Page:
Anne Wolfe, of Chevy Chase, asked if any readers could help her understand why she kept hearing a steam-engine whistle at her home in the pre-dawn hours ("Mystery Train Whistle," Dr. Gridlock, May 3).

She said it was definitely not a modern-day whistle, and she did not live near train tracks. She wondered if it could be the mournful sound of a "ghost train" plying the old rail line from Bethesda to Georgetown, now converted to the Capital Crescent trail.

A number of readers stepped forward to offer their thoughts:

Dear Dr. Gridlock:

I thought I was the only crazy one! This does not happen every night, but always late in the night. I agree that it does not sound like a modern-day whistle.

I live in Chevy Chase, D.C. -- Utah Avenue to be exact. Tell Ms. Wolfe she has company.

Cynthia Oliver


Vexing Sounds in the Wee Hours

Dear Dr. Gridlock:

I'm so glad Anne Wolfe wrote about the train whistle. I thought I was nuts!

I live in Potomac, and to my knowledge, the nearest train track is in Kensington -- 15 minutes from my home. For the 15 years I've lived here, I've heard a train whistle early in the morning, about 4 a.m. I, too, wonder about it.

Nancy Bowen


Mournful Sound Could Be a Dove

Dear Dr. Gridlock:

Based on the time of day and her description of the sound, I believe the lady is hearing a bird, a mourning dove that can sound very similar to a plaintive train whistle, especially when you are half asleep.

Levi Goldfarb

Temple Hills

Dry Cleaners, Not Engine

Dear Dr. Gridlock:

On Connecticut Avenue at Chevy Chase Lake Drive (near the place where the Capital Crescent Trail crosses Connecticut Avenue) is a dry cleaners. The cleaners use steam in their presses, and I often see steam exhaust spewing from the building.

It could be escaping steam that sounds like a train whistle.

Wayne Pudleiner


Recordings of a Rail Fan

Dear Dr. Gridlock:

As a rail fan (one who enjoys trains), I believe some rail fan with a recording of train whistles is playing the tape loud just to get even for making the Baltimore and Ohio rail line a bicycle trail.

There are hundreds of train tapes available, many with steam and diesel whistles. I have over 125 tapes myself and enjoy every minute.

John Kouyeas


Clamor From CSX Tracks

Dear Dr. Gridlock:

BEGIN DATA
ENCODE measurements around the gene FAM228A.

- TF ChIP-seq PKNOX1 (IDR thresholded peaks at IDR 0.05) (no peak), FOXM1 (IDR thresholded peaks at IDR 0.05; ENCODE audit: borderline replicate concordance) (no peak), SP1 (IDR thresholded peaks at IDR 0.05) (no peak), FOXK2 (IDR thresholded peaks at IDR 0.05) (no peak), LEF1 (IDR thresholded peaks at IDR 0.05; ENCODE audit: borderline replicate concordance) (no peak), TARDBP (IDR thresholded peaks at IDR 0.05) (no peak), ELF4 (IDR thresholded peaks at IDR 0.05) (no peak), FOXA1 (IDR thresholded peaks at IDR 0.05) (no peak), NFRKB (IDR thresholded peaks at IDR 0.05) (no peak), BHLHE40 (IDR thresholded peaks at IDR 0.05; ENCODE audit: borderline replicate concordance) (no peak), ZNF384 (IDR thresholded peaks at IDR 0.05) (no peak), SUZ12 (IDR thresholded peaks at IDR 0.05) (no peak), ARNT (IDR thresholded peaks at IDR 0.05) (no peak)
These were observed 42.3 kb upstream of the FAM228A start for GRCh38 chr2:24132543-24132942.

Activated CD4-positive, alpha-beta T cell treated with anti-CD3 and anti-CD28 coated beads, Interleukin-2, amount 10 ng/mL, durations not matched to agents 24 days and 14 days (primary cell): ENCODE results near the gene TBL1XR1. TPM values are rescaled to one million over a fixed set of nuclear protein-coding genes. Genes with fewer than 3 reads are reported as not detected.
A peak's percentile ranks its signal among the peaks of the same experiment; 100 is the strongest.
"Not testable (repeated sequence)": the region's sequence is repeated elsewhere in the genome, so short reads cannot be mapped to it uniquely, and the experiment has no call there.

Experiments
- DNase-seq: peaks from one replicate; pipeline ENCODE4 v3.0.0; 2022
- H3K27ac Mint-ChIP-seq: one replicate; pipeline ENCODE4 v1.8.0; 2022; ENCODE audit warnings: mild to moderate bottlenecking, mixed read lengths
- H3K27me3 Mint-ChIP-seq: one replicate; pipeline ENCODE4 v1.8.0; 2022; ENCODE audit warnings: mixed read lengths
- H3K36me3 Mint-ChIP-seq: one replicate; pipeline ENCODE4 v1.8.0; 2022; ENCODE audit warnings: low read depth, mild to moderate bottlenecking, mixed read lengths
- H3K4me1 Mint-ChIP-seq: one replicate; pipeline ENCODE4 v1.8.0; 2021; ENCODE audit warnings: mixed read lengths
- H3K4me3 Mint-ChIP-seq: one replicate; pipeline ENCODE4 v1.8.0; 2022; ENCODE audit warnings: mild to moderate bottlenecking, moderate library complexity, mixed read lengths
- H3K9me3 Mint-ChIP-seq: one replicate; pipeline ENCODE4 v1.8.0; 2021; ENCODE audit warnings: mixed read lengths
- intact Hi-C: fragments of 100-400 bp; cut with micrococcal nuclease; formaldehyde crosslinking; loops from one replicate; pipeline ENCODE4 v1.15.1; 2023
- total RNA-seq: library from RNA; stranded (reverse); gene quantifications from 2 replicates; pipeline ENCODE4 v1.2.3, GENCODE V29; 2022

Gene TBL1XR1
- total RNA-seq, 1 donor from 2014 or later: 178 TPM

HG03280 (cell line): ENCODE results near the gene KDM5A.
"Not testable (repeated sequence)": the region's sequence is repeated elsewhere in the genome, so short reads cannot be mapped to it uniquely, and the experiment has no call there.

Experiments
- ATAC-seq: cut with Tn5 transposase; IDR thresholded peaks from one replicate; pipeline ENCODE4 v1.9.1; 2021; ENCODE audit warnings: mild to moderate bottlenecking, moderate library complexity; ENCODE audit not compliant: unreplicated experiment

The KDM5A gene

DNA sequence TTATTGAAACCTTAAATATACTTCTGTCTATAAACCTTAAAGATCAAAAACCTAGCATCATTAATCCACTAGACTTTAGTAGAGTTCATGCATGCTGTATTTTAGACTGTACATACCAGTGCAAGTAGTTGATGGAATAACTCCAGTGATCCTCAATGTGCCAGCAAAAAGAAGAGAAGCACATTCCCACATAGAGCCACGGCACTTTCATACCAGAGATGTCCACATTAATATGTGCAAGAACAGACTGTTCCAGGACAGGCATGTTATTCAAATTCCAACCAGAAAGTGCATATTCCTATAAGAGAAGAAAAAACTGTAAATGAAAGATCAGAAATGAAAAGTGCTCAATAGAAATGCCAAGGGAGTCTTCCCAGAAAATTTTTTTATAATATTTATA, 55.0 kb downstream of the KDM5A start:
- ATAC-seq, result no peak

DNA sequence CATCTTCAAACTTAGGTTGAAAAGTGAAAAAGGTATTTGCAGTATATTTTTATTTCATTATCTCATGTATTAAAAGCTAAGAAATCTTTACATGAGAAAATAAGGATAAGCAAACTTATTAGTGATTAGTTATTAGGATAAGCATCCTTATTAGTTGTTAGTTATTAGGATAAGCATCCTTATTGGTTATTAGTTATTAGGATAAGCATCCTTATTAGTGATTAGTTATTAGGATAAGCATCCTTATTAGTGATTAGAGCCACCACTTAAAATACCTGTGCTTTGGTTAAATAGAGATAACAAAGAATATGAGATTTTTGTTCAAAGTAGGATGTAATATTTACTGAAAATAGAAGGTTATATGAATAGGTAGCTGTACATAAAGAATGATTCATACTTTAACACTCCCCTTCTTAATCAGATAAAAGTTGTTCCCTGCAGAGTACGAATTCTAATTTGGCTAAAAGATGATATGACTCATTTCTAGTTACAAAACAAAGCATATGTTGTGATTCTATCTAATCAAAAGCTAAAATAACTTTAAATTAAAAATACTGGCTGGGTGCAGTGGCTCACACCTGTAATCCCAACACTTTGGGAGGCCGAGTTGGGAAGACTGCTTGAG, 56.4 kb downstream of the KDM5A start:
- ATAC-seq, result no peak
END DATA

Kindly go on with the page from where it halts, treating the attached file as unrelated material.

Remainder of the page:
The CSX tracks run through Silver Spring, Forest Glen, Kensington and Rockville. There are grade crossings in Forest Glen and at Randolph Road. Even though Ms. Wolfe lives a few miles away, the background noise in the early morning is low, and if the weather is clear, a train's air horn can be heard for a long distance.

Rudy Volin


Possibly the B&O Tracks

Dear Dr. Gridlock:

I, too, occasionally hear a faint, mournful train whistle in the still of the night. But I am convinced it is coming from the B&O main line passing through Silver Spring and Wheaton.

I realize that sound would be coming from an air horn on a contemporary diesel engine, rather than a steam whistle, but as faint as it is, with other background noise present, it could pass for a steam whistle.

Sorry, I'd like to think that the spirit of the old Georgetown rail spur lingers (although it was diesel-operated from about 1950 on).

Rolf Sinclair

Chevy Chase

Perplexed by Pitch in Va.

Dear Dr. Gridlock:

I live in a different neighborhood. My house backs directly up to the old Washington and Old Dominion rail line that is now a bike trail in Virginia. My daughter and I have heard a very distant train whistle on several occasions, most often late at night.

I am not one to believe in ghost trains, but I, too, am puzzled as to where this train whistle is coming from. Please let Ms. Wolfe know she is not the only one who hears things go "bump" in the night.

Sharon Kulesz

Falls Church

Whistle to Willoughby

Dear Dr. Gridlock:

As every devoted fan of Rod Serling's "Twilight Zone" knows, the ghost train is bound for an idyllic, turn-of-the century town called Willoughby, a place where kids fish in the local creek, life is simple and families gather on Sunday to hear the band concert in the public square.

Willoughby is described by the train conductor as "a place where a man could live out his life in full measure."

If any of your readers can provide further information about this train, or where it can be boarded, please let me know.

James Cannon


Dr. Gridlock will be in line ahead of you. Where is Willoughby?

I'm not sure any of the answers offered today solve the mystery train whistle riddle, but I sure enjoyed reading them. Have a safe Memorial Day.

Dr. Gridlock's assistant, Jessica Medinger, contributed to this column.

Dr. Gridlock appears Monday in the Metro section and Wednesday or Thursday in the Weekly or Extra sections. You can write to Dr. Gridlock, P.O. Box 3467, Fairfax, Va. 22308-3467, or e-mail him at The Doctor's fax number is 703-352-3908. Please include your full name, address and day and evening phone numbers.